Can a rock be racist?
It can be, according to student activists at the University of Wisconsin at Madison. The school in early August moved a giant boulder that had sat prominently on campus for nearly a century to honor geologist and former university President Thomas Chrowder Chamberlin.
“This moment is about the students, past and present, that relentlessly advocated for the removal of this racist monument,” said Juliana Bennett, a student and campus representative on the Madison City Council. “Now is a moment for all of us [black, Indigenous, and people of color] students to breathe a sigh of relief, to be proud of our endurance, and to begin healing.”
Chamberlin was never accused of racism or anything else inappropriate. Instead, the massive 42-ton boulder was removed because of a single line in a local newspaper nearly 100 years ago in 1925 that referred to the rock using an offensive anachronism.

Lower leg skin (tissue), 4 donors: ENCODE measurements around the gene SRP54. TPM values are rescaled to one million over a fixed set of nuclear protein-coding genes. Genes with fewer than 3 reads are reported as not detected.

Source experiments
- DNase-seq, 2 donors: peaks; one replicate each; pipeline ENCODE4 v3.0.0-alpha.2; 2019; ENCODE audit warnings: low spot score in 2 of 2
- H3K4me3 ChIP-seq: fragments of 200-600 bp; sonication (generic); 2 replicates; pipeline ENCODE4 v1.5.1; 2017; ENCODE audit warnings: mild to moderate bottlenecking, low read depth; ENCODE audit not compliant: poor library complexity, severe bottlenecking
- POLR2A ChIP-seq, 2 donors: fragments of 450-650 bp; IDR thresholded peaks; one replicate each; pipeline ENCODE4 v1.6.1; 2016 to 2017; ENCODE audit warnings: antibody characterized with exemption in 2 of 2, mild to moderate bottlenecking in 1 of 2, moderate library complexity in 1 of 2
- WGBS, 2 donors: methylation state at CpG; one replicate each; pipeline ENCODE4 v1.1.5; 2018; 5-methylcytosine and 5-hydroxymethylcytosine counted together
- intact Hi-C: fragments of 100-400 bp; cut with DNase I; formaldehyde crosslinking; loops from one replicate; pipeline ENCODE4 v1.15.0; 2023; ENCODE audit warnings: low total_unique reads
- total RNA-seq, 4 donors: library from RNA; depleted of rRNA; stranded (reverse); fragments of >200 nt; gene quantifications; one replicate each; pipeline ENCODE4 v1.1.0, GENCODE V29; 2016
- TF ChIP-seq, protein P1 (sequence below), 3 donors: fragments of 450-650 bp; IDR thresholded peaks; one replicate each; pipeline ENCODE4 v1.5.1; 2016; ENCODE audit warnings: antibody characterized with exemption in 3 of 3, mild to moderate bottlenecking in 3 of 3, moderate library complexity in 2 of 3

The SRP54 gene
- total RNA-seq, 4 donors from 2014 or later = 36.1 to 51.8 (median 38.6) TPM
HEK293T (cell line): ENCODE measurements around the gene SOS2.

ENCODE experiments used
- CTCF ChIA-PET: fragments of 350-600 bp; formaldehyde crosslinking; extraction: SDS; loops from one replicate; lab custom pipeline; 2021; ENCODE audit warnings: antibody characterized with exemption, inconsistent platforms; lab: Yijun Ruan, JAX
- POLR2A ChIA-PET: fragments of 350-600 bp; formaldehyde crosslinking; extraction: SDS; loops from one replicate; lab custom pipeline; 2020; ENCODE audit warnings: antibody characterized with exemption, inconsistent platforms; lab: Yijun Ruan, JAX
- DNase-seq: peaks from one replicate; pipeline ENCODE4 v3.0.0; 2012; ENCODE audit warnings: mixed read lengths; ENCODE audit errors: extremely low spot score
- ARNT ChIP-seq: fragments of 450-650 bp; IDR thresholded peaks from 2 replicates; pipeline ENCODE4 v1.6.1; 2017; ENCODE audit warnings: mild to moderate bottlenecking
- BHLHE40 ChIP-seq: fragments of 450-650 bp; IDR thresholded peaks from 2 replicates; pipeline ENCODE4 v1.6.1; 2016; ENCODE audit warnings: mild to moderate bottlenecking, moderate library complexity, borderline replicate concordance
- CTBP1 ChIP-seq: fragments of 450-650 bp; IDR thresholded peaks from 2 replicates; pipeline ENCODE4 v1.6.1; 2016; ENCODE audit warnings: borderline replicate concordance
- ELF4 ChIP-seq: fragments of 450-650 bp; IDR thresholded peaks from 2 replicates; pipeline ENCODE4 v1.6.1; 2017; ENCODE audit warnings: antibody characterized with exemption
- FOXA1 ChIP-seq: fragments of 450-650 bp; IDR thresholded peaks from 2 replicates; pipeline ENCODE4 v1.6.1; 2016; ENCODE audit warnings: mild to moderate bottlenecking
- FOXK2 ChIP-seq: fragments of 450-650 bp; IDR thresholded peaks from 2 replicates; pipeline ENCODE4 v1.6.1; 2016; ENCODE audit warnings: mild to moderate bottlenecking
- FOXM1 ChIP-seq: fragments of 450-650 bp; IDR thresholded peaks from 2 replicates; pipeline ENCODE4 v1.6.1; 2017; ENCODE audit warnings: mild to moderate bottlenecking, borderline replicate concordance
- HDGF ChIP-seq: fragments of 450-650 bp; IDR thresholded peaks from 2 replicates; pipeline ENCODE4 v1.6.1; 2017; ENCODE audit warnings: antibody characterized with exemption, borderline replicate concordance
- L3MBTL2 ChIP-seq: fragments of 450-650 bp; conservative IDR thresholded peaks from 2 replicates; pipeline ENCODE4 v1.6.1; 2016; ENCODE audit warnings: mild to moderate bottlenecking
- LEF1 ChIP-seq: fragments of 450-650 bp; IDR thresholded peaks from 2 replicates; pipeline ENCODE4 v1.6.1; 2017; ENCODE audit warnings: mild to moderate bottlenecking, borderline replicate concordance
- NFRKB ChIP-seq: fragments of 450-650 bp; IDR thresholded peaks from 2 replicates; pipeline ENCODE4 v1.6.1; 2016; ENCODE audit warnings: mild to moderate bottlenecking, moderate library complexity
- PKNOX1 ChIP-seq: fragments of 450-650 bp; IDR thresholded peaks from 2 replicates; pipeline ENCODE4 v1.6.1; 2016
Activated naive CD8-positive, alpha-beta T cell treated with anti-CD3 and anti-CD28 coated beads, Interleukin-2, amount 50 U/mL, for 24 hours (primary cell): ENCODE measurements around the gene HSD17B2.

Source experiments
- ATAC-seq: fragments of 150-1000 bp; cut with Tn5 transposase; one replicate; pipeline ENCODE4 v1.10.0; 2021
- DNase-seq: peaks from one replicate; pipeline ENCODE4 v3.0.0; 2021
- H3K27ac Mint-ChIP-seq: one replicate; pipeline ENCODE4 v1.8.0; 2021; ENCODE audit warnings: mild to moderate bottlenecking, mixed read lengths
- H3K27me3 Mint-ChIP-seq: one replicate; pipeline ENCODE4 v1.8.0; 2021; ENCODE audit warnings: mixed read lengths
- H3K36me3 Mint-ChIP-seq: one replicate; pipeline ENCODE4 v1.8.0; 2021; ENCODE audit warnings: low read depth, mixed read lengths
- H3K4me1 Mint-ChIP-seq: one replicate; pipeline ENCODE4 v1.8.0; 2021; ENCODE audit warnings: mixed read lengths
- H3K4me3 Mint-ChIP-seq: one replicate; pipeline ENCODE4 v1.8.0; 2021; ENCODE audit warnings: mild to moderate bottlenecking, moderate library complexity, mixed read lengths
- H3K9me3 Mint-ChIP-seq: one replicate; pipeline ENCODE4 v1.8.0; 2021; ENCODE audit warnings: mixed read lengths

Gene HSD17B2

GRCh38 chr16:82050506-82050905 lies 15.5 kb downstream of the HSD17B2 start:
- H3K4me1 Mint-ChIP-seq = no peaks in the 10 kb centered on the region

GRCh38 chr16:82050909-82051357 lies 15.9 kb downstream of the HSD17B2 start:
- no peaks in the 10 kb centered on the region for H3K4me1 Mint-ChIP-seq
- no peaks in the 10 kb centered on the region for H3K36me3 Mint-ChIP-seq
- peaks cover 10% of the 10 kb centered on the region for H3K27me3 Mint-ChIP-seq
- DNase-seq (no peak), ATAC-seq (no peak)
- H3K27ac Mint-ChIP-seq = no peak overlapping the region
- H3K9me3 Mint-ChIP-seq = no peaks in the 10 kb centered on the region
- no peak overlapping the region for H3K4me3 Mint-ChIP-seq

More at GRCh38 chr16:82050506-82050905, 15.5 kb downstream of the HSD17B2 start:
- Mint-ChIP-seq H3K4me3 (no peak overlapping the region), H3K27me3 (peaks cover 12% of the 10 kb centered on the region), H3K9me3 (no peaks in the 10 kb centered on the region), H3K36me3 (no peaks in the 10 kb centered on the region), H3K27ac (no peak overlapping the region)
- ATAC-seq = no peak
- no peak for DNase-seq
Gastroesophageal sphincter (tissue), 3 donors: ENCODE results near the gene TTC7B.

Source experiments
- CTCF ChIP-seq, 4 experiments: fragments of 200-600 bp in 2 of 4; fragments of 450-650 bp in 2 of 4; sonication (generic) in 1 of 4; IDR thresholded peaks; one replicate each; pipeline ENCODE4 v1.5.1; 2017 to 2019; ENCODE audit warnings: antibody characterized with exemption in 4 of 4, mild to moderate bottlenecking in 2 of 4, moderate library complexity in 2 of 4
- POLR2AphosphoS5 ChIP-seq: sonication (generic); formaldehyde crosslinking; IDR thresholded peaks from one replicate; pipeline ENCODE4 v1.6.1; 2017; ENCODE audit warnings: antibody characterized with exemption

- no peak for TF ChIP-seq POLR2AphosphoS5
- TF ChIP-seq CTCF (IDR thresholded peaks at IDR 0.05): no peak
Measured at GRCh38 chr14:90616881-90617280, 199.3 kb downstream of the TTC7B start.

Fred Lucas and Jarrett Stepman join “The Daily Signal Podcast” to discuss the incident and the broader movement to remove politically incorrect statues and monuments around the country.
We also cover these stories:
- President Joe Biden addresses the nation after all U.S. troops are withdrawn from Afghanistan.
- House Minority Leader Kevin McCarthy criticizes the Biden administration for leaving Americans behind in Afghanistan.
- Several of the parents of the troops killed at the Kabul airport in Afghanistan are speaking out against Biden.
Listen to the podcast below.
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